Longtime boyfriend Henry Chase Hager proposed to the younger Bush twin on Aug. 15, 2007, and the couple wed on May 10, 2008 at the Bush family estate, Prairie Chapel Ranch, aka "The Western White House," in Crawford, Texas, as documented by InStyle. Her raggedy college denim just a flicker in distant memory, Hager stunned in an organza Oscar de la Renta gown. The same spread from InStyle also mentioned her maid of honor twin sister, rocking a Lela Rose cocktail dress for the occasion. Even with the strictest of privacy measures in effect, as well as an intimate guest list, small-town Crawford celebrated the wedding as if the bride and groom were royalty. "Souvenir shops hung banners wishing Ms. Bush, 26, and Mr. Hager, 30, well. Jenna-and-Henry coffee mugs, mouse pads and coasters flew off the shelves. One shop served wedding cake," claimed the New York Times.
But would Mr. Hager be able to hang with these tight-knit twins? Barbara told People, "He got me in the marriage also." She went on to say the sisters warned Mr. Hager that every Christmas Eve, they'd all share the same bed. She says that has yet to happen, "but I think he's had to take a number of naps with both of us and that might get annoying." Noting her husband's understanding of their sisterly bond, Hager continued, "He says he's the ham in the ham sandwich."
Ever since a 2003 trip to Africa with her father, Barbara's focus has remained on world health and her organization Global Health Corps, which she cofounded and has served as chief executive forsince 2007, at the age of 26. In a New York Times article, she stated, "I'm crazy about my family… I was very much taught to care about the world." The article continues to report that Barbara "has a reputation as the liberal in the family (like her grandmother, also a Barbara), for she has spoken out in favor of gay rights, lives in New York City, and at Global Health Corps has built ties to abortion rights groups like Planned Parenthood Global and Marie Stopes International." The buzzing organization attracts upwards of 20,000 applicants annually for positions across Eastern and Southern Africa, as well as the United States, according to the Global Health Corps annual report.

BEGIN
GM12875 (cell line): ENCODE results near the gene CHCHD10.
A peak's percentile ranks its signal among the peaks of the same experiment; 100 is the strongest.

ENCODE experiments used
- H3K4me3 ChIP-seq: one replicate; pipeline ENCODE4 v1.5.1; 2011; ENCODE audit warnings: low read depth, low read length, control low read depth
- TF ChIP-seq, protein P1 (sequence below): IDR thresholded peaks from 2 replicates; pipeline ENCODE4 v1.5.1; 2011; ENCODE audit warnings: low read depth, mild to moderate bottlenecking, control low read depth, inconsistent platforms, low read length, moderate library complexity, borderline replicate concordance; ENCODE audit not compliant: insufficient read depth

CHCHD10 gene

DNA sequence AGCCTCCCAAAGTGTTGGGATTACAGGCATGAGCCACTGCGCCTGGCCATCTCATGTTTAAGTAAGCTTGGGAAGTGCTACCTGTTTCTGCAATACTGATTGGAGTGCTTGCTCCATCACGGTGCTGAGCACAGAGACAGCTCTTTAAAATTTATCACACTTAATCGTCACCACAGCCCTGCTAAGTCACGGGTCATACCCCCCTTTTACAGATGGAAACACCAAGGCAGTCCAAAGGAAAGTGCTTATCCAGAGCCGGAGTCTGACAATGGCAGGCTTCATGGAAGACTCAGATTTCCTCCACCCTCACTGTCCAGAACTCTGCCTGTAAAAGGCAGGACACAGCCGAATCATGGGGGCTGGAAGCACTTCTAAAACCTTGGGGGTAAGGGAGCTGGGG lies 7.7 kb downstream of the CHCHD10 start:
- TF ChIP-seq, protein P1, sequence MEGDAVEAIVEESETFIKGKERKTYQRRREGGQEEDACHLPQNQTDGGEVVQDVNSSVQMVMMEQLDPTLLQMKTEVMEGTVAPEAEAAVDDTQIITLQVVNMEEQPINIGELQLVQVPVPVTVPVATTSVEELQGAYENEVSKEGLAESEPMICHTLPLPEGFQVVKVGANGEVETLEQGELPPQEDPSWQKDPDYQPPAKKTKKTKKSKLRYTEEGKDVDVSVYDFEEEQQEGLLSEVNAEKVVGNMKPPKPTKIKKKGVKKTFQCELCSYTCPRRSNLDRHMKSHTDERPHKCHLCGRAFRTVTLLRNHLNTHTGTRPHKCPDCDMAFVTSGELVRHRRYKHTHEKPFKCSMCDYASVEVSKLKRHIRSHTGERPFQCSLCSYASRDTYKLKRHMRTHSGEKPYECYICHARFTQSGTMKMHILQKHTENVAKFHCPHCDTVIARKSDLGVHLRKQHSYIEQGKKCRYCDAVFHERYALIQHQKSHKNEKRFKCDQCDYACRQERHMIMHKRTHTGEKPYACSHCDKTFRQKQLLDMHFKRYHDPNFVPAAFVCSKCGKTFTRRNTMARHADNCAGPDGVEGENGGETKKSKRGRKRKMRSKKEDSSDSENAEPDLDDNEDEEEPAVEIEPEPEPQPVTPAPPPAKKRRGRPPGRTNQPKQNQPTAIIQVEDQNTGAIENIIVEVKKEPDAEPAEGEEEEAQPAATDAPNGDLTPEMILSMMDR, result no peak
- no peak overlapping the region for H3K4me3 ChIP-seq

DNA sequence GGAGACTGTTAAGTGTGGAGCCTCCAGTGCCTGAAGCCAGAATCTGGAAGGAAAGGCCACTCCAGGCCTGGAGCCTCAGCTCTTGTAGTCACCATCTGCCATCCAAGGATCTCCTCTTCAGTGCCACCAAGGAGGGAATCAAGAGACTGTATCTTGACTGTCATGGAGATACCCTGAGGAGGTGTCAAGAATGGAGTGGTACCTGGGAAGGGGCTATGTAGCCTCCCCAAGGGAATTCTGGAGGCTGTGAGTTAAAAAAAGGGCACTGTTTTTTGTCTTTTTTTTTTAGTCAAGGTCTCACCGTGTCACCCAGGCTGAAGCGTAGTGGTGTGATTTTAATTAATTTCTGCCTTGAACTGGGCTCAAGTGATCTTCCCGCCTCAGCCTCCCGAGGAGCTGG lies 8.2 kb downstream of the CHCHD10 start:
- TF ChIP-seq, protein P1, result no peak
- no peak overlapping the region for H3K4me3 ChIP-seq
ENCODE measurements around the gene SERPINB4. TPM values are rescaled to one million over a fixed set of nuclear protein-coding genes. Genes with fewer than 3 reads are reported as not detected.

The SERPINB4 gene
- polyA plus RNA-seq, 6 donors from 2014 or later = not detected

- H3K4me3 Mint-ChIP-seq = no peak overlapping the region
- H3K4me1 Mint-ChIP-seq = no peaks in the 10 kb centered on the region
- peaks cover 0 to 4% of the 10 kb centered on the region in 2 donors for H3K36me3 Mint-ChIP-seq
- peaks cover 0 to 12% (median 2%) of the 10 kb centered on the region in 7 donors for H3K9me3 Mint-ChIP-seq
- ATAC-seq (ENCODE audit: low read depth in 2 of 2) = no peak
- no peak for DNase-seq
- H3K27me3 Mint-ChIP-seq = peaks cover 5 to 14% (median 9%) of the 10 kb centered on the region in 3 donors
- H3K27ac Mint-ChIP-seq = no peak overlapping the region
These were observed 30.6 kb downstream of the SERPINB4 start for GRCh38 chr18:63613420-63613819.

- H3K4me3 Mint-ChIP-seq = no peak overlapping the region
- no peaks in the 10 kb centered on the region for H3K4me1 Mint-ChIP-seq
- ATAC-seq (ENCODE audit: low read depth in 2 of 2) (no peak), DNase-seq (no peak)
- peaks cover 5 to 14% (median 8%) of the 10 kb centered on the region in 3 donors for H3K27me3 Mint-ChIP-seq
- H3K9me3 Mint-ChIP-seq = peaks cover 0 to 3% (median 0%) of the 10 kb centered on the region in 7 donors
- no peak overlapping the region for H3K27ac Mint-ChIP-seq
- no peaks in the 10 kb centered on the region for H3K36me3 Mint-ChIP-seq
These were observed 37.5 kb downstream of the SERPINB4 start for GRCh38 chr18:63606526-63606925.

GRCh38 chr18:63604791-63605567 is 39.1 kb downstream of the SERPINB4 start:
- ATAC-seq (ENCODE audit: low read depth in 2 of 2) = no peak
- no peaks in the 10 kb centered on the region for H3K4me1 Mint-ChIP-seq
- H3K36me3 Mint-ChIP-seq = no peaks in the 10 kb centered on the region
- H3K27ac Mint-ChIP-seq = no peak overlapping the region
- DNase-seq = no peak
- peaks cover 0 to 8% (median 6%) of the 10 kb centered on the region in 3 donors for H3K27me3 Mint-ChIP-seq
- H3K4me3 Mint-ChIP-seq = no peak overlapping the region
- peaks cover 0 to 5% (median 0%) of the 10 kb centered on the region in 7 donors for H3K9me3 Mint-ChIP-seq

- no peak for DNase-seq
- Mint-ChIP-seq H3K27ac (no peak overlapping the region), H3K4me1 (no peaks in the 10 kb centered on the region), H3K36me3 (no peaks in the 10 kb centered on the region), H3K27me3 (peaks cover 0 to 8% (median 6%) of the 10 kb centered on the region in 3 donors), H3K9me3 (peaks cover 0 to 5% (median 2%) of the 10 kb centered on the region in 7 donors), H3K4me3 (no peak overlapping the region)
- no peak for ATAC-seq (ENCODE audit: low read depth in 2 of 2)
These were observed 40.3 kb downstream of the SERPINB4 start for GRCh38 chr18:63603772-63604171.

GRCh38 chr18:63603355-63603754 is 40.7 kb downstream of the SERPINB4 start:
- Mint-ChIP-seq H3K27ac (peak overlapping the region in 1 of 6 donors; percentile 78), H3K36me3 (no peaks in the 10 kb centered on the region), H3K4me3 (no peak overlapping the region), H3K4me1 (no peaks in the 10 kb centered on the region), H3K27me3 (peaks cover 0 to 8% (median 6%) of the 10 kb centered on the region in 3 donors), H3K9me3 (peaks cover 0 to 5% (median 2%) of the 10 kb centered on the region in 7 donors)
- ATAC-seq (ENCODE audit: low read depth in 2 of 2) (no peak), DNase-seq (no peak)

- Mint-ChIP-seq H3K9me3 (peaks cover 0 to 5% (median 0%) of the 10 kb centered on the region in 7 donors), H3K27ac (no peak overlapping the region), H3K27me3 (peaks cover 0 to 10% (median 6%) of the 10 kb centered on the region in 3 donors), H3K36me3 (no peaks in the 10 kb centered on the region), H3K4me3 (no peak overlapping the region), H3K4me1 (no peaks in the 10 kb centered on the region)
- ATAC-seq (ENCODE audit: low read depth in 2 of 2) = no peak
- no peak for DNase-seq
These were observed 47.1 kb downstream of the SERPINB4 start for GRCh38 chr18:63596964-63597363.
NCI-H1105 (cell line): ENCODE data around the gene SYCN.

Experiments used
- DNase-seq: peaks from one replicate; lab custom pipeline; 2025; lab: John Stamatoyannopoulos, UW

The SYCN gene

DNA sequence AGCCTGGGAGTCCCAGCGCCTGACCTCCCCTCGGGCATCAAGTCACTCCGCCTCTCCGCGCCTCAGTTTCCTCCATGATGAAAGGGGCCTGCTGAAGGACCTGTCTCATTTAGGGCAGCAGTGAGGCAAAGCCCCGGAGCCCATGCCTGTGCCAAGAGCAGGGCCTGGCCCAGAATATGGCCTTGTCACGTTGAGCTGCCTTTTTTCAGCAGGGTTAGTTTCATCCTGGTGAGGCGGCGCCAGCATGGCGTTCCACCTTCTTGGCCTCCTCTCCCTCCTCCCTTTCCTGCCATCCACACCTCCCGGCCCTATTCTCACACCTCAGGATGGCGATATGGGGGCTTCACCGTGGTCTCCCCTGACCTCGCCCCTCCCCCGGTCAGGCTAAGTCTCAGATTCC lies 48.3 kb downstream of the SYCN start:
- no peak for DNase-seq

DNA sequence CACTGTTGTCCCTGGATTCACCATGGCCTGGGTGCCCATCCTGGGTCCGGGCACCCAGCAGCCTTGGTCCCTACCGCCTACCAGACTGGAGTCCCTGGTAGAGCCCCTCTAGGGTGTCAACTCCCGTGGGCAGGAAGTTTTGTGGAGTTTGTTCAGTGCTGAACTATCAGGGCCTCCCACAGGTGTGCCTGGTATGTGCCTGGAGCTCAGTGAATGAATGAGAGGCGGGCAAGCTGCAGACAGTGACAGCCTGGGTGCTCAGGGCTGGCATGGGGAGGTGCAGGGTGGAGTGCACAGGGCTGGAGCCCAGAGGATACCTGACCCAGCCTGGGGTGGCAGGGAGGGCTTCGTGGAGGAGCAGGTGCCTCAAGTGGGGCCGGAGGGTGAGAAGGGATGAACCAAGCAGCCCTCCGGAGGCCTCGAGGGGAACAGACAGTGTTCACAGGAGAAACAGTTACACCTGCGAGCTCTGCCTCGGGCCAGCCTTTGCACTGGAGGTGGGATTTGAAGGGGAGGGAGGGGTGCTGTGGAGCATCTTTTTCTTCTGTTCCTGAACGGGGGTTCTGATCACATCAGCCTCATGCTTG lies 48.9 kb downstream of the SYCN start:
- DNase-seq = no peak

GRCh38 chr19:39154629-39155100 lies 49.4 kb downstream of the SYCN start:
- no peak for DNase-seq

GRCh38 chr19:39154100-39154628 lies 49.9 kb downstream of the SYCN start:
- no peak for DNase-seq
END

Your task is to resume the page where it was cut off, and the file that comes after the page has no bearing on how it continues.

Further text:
Jenna, who had found success teaching in Baltimore and had authored two books, joined NBC's Today in 2009 as a correspondent and contributor to the show. She told Today, "It wasn't something I'd always dreamed to do… But I think one of the most important things in life is to be open-minded and to be open-minded for change." She went on, "I hope to focus on what I'm passionate about because I think I'd do them best job on them — education, urban education, women and children's issues, and literacy." Jenna would also accept a position with Southern Living magazine as editor at large in 2012. True to her southern roots, she told USA Today, "I'm excited to interview influential Southerners, explore iconic places, and show how the next generation of women entertain."